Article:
Thorsten: As it’s going to be your first Kona what are your goals there compared to 70.3 Champs?
Emma: This year’s Kona is purely about going out there for the experience. I have heaps to learn about Ironman let alone Kona but really want to take my time with the journey and do it the right way, taking every bit of experience that I can from each race but without it taking away from the key goals of the year. The A race is the 70.3 Worlds, and this fits in perfectly with Kona after. Kona is ultimately the big life goal so I think it’s never too early to gain experience.
T: You had to DNF at IM South Africa in April with an injury, is that completely behind you or is it still something to manage?
E: I changed my bike position for South Africa and trained on it in our camp in Spain. But we trained predominantly in the hills and so I never really spent too long in the bars. We knew my shape was good and I wanted to be as aero as possible for what was quite a flat course because this is definitely one of my weaknesses at the moment. But I had back problems (at the time I didn’t know it was from the back) and the sharp pain in my calf halfway into the bike which was worsening every step on the run caused me to pull out. After that race I had some treatment for the great BMC-vifit staff on our camp in Mallorca and we readjusted my position and now all is feeling good. I still have to learn to spend more time in the bars to ride more strongly on flat courses but again this is something we are gradually building up over time to protect the back for a long-term career in Ironman.
T: What have you learned from your first IM in Austria, and how will these lessons be applied to your Kona prep?
E: I loved the experience at Ironman Austria and it certainly sealed my ultimate goal that this is what I love to do and want to pursue for the future. I have a hell of a long way to go still on my nutrition but this was the same a year and a half ago for the 70.3 and from Austria we have already taken away some pointers on that. Also with my hydration, I am a very heavy sweater and we are going for some testing set up by the BMC-vifit team. I had a bad bike crash at the end of last year when I hadn’t drunk enough on the bike in Lanzarote and fainted descending one of the climbs. We had tests after this and I have a very low blood volume, blood pressure and heart rate so I need to keep super hydrated. I didn’t do this in Austria so this was a massive learning point to take forward and warning because I wasn’t very well after the race. But the overall take away was all the positives of how much I loved it, how much you can push and the real test of Ironman, I don’t think I have ever experienced anything better in my life!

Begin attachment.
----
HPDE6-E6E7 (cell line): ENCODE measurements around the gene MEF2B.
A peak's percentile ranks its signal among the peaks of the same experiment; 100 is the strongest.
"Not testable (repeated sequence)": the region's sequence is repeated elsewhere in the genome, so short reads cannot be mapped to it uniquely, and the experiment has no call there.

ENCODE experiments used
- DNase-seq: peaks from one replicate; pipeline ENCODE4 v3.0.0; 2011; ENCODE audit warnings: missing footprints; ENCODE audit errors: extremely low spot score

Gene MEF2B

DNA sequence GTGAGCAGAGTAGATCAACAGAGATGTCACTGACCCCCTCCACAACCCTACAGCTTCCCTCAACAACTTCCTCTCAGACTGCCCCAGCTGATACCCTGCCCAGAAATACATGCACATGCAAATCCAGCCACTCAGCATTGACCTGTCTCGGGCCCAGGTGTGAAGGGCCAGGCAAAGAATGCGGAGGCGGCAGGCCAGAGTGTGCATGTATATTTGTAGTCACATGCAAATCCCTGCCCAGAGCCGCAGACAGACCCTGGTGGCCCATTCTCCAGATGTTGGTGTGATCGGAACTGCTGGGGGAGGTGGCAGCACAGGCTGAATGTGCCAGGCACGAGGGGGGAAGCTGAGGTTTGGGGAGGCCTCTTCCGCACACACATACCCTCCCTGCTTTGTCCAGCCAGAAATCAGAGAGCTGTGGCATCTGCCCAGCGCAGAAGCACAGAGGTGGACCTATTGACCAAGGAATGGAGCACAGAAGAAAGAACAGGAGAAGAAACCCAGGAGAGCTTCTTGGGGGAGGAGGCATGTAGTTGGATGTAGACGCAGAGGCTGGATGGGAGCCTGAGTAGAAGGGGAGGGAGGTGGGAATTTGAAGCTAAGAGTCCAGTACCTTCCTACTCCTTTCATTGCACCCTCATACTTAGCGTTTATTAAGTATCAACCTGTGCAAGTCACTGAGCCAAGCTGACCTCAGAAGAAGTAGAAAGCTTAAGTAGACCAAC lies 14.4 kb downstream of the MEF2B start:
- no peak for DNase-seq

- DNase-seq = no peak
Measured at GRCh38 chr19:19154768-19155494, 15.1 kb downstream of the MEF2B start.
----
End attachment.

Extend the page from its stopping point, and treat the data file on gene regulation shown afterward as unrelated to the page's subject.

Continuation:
T: How will the logistics of 70.3 Champs, Kona camp and travel to Kona work for you?
E: Unfortunately my best friend’s wedding (Olympic middle-distance runner Steph Twell) is getting married on September 28th and I’m her chief bridesmaid. So I have to fly back from South Africa to do a few weeks preparation in Lanzarote and then fly from there to the wedding and then out to Kona. My coach Michelle Dillon and her husband (my training partner) will be in Australia for AG World Champs so I will train on my own this time. But I think if you have the right attitude you make the best of it and just push everything possible. I will give this preparation all my best and I love the great team there at Sands Active who are hosting me!
T: Is there something you’re looking forward to in Kona? How much of the “mystique” of Kona have you been following in previous years or are you just going in there without any pre-conceived notions?
E: For sure, I think the harder the race the bigger the party right, so this one must be epic!? I don’t really know a lot about Kona but the week before will be staying with the BMC-vifit team and getting as many pointers from my teammates as possible! But as the pinnacle of endurance sport I think just being at this event is going to be amazing and I will be making the absolute most of my time there.
T: Will you go into the race with a specific plan (is this something that’s still being discussed between you and the Dillons) or will you just “go with the flow”?
E: I know that the game plan will be super thought-out and mainly targeted on my weaknesses (being nutrition and pacing!), so I will really be trying to not get overexcited, keeping calm and being a bit more savvy in this one. But as always in a race I think it’s about pushing your body to the limit and getting the most out of the race. You’re always building up to one moment, to one pinnacle in your career. Every time you went for it and couldn’t quite hold on, made you stronger and all builds to the race of your life, the one that matters and the point at which your body is at its all-time fittest and you manage to hold the deepest of all darkest places. My training partner Stu Hayes is a good example of this: He spent his life trying to break away from the front of ITU fields – then eventually it worked and he won the Kitzbühl World Series race.
Photo: Emma running at Challenge Samorin. Credit: James Mitchell